Hello, Profits! : The Reemergence of Japan, Inc
On November 25th, a controversial article that I wrote entitled “The Top Three Trends to Profit from in 2013” was released through the various media outlets of Future Money Trends. It was contentious not because of hyperbolic predictions of a commodities bull market that is admittedly getting long in the tooth, but rather due to the inclusion of a sector that has long been crapped on by both the mainstream financial media albatross and the Alex Jonesian class of alternative investment ideologists.
Japan, Inc was once a feared entity many eons ago, but has since become the butt of many jokes and therefore, the hapless victim of the American fund managers’ put-squad. Japan’s whimsical fiat mistress, the ever colorful Yen, was launched skyward, first because of deflationary pressures (weak economy, natural disasters), then due to Ben Bernanke’s mad scientist experiments with the global money supply ($USD being the world’s reserve currency). Finally, however, there are signs that some normalcy is returning to the markets.
Japan has a rich history of currency debasement attempts, with all such incidents (until now) resulting in near comical disappointment. On the other hand, the United States suffered through no such fate with Helicopter Ben at the helm of the Federal Reserve. The first two rounds of quantitative easing was the shot heard around the world, but the third and de-facto fourth editions of the fabled monetary loosing programs have failed to substantially devalue the dollar. Thus, a gateway for “managed” inflation was open to the Japanese, and they have taken it in stride.
This bodes well for the much maligned Nikkei 225: since the release of my article, the index has shot up 16%, with many shares of Japanese companies making moves of 20% to 30% in only a two month time span. Seeing as how this translates to annualized returns of well over 100%, it is reasonable to believe that some correction will occur soon: in fact, I am anticipating this and would be genuinely surprised not to get it. But will this bull run be sustainable going forward?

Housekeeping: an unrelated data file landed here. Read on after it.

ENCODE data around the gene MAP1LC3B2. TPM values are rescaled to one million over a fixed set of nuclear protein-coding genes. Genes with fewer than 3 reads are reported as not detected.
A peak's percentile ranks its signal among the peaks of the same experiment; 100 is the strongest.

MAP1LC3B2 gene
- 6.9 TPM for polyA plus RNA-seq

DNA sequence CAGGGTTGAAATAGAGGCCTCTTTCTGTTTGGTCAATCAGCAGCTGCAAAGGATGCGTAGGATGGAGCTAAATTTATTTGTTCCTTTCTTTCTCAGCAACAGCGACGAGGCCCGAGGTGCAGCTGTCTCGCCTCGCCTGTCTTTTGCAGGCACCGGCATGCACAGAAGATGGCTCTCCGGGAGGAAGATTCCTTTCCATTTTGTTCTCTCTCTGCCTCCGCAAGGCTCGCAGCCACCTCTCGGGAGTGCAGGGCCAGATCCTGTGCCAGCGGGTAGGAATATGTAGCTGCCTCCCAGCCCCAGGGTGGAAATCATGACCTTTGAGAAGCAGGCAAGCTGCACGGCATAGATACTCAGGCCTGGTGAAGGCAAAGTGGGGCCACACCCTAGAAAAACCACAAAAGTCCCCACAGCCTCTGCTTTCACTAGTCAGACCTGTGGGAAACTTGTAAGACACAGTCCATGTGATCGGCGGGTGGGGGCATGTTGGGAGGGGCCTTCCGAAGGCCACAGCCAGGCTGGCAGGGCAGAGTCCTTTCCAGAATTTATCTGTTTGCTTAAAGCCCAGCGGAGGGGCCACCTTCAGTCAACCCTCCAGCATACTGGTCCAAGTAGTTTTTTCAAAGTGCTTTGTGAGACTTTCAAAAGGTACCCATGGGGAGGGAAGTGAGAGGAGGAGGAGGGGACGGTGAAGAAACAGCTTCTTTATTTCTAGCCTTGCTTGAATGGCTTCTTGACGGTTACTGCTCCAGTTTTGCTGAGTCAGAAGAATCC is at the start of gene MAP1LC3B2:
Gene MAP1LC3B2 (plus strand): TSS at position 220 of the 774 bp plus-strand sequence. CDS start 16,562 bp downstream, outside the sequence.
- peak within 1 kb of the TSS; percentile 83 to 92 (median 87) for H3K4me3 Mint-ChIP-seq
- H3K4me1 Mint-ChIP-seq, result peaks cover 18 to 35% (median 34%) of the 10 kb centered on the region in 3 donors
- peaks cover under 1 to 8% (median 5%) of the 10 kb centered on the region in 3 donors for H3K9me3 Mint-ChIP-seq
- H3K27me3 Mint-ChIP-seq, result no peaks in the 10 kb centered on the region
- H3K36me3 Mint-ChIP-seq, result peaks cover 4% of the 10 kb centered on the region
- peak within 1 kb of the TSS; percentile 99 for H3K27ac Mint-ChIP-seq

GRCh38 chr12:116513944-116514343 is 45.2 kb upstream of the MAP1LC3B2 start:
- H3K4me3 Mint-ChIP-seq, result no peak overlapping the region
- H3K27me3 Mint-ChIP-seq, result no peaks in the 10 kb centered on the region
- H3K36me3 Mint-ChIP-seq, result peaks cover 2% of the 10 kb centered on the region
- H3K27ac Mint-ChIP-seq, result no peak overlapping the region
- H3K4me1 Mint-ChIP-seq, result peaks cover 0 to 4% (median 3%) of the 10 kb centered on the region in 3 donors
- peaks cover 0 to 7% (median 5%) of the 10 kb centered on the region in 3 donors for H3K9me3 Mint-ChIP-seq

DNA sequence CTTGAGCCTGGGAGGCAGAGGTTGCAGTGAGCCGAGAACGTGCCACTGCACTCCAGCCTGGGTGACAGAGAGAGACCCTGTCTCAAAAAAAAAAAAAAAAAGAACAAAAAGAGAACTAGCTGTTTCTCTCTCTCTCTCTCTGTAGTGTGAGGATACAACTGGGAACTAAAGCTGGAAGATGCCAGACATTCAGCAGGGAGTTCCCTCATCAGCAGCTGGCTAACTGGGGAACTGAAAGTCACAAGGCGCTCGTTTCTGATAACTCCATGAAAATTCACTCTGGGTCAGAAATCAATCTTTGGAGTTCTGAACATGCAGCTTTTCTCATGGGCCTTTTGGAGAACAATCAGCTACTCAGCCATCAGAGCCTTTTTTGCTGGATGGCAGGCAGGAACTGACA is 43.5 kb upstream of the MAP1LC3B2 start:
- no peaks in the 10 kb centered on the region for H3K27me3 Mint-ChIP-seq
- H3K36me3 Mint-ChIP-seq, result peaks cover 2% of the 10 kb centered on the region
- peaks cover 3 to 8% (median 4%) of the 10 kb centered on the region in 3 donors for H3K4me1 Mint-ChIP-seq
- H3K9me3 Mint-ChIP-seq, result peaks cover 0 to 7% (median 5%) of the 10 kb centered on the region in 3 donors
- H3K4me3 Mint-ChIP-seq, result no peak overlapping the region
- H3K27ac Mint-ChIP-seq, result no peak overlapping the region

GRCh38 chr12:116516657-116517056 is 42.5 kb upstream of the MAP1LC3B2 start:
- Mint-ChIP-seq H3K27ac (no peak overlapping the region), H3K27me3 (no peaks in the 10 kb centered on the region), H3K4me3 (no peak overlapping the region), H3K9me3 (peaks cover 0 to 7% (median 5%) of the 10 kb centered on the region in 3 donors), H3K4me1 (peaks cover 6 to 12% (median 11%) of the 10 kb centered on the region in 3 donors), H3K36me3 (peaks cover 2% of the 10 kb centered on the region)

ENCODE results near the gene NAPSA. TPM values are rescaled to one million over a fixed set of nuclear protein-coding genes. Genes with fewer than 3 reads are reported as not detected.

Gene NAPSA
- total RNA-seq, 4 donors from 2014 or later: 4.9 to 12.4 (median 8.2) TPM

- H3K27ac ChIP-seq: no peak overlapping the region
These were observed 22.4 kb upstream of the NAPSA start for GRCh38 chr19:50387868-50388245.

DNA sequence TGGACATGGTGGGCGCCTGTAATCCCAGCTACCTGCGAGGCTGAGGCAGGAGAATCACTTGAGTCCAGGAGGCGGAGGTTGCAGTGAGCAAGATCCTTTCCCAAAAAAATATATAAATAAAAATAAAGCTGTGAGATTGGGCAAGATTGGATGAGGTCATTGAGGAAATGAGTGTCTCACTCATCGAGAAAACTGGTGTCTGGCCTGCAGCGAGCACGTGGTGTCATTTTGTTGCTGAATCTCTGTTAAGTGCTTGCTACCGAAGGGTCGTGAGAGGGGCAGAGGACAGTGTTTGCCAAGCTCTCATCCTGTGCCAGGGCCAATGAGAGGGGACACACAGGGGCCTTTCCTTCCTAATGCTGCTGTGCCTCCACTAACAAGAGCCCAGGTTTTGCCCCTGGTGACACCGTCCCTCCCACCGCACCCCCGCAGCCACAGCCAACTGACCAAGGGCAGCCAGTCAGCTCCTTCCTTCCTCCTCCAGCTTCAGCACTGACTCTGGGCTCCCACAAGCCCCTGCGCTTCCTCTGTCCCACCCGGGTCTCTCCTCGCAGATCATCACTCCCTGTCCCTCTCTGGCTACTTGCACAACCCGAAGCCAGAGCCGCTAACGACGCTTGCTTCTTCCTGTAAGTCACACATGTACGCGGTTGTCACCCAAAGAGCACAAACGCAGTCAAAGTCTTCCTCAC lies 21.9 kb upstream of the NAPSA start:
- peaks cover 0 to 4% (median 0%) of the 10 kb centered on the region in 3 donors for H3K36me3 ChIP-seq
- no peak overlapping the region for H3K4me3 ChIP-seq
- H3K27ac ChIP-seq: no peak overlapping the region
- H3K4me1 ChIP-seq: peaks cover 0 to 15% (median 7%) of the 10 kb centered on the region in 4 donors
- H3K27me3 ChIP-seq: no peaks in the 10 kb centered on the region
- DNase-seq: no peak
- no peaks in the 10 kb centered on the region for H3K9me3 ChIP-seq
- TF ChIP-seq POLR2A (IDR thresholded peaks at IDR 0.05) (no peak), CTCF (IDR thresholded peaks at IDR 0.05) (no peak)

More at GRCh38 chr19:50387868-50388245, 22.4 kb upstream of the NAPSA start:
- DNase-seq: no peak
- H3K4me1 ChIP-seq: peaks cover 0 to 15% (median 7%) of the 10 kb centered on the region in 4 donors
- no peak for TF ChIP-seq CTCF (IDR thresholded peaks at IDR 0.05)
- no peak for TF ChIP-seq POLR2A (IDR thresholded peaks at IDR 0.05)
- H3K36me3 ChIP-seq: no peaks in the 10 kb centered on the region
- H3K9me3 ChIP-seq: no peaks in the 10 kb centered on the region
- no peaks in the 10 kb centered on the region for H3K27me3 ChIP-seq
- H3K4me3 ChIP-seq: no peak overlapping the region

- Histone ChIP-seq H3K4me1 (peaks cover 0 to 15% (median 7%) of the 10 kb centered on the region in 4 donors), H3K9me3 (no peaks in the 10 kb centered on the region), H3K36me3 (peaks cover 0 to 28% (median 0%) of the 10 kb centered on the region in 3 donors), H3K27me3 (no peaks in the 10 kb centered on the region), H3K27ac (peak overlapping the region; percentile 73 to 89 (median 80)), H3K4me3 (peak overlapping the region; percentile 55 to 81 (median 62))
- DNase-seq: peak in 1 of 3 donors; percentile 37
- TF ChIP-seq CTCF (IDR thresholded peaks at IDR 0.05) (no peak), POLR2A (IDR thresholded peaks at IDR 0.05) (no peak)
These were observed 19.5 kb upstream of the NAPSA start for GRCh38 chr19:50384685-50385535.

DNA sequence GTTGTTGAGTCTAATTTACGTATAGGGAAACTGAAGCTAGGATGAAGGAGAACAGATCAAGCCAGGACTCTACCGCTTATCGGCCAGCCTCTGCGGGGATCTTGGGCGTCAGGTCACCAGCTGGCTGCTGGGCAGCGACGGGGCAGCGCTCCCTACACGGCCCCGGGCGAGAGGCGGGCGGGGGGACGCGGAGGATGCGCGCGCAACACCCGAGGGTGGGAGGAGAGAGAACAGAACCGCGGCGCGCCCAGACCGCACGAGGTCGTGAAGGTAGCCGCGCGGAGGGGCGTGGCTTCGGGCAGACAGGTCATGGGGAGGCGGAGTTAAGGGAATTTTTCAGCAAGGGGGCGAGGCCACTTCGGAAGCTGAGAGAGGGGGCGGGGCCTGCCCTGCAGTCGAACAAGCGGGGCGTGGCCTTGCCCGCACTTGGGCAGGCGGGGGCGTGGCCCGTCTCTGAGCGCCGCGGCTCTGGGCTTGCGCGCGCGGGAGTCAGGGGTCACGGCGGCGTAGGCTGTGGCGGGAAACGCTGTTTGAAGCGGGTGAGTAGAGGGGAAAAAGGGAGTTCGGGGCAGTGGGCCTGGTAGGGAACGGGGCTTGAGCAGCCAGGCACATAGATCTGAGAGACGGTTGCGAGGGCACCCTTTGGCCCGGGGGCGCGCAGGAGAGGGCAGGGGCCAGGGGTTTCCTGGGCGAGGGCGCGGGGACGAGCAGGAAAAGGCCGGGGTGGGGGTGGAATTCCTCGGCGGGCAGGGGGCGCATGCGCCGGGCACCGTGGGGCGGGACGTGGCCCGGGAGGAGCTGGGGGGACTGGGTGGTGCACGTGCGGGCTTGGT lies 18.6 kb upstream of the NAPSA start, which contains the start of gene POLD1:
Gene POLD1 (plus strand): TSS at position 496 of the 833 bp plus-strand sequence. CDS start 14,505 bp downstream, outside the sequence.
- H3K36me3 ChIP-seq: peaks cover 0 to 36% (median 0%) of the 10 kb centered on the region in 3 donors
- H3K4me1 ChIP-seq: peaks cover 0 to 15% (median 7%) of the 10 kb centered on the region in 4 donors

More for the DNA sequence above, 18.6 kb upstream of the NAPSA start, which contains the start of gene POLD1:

The above chart represents a long-term (22 yr) view of the Nikkei index, interposed with the market action of the Japanese Yen. At the peak of its reign, the Nikkei shot past 35,000 points in a parabolic move in 1990 but crashed back down to earth by 1993. Simultaneously, the Yen was making headlines of its own, and charged to a peak of over 130 in 1995, shortly after the Kobe earthquake devastated much of the nation’s infrastructure. The currency immediately gave up its “ill-gotten” gains but continued on a northern trajectory, which was given more fuel following the Fed’s QE programs. However, a paradigm shift occurred in October of 2012, and with a minor exception in November, the Yen is happily spinning into a free fall.
Yes, there is a correction coming up since the Japanese market is clearly overheated and the fundamentals (public announcements from the Bank of Japan) may disappoint many traders. I would watch the Relative Strength Indicator for the Yen, which is massively oversold and portends some kind of deadcat bounce. Also beware of profit-taking since most market participants are not Japan bulls and any hint of hawkishness from the BOJ would see a mass rush to the exits.
However, keep the macro-trend in mind! For 13 years, the Nikkei 225 has been charting a series of lower lows (1990 – 2003), but reversed course ten years ago and is now charting higher lows. This suggests that a bottom support level has been found around 8,000 points and that the trend will continue to build higher from here. Over the last twenty years, Japanese companies faced two major hurdles: competition and an unreasonably high Yen. The Japanese have always been adept at the former, but could do absolutely nothing about the latter. Guess what? That pimple has been popped!
Recently, many investors have taken solace in the fact that the S&P 500 is only a few points off of its all-time high. An argument can be made that if the index can clear 1,600 points, the sky truly is the limit as there would be no technical overhead resistance to clip its wings. Before the champagne breaks out, however, we must be cognizant of the old adage what goes up must come down! For the Nikkei, there is no such worry of gravity as it has already done its worst. Using a variety of technical analysis, it’s reasonable to believe that anywhere from 12,000 to 25,000 points are solid mid- to long- term price targets. Even at 25k, this would still be around 30% below its all-time high.
If you truly believe that economies move in macro-trends and cycles, and that conventional thinking is unproductive and potentially dangerous, you owe it to yourself to consider (re)investing in Japan, Inc!